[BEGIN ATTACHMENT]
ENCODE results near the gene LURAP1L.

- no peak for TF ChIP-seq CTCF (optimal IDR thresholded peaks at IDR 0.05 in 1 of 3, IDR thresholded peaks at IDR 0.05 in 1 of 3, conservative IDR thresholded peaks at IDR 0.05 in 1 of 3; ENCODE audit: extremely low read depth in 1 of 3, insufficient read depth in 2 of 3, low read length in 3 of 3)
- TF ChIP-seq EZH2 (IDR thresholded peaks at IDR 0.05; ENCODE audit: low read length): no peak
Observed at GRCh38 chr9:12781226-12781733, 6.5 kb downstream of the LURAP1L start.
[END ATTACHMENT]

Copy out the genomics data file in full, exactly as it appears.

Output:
ENCODE results near the gene LURAP1L.

- no peak for TF ChIP-seq CTCF (optimal IDR thresholded peaks at IDR 0.05 in 1 of 3, IDR thresholded peaks at IDR 0.05 in 1 of 3, conservative IDR thresholded peaks at IDR 0.05 in 1 of 3; ENCODE audit: extremely low read depth in 1 of 3, insufficient read depth in 2 of 3, low read length in 3 of 3)
- TF ChIP-seq EZH2 (IDR thresholded peaks at IDR 0.05; ENCODE audit: low read length): no peak
Observed at GRCh38 chr9:12781226-12781733, 6.5 kb downstream of the LURAP1L start.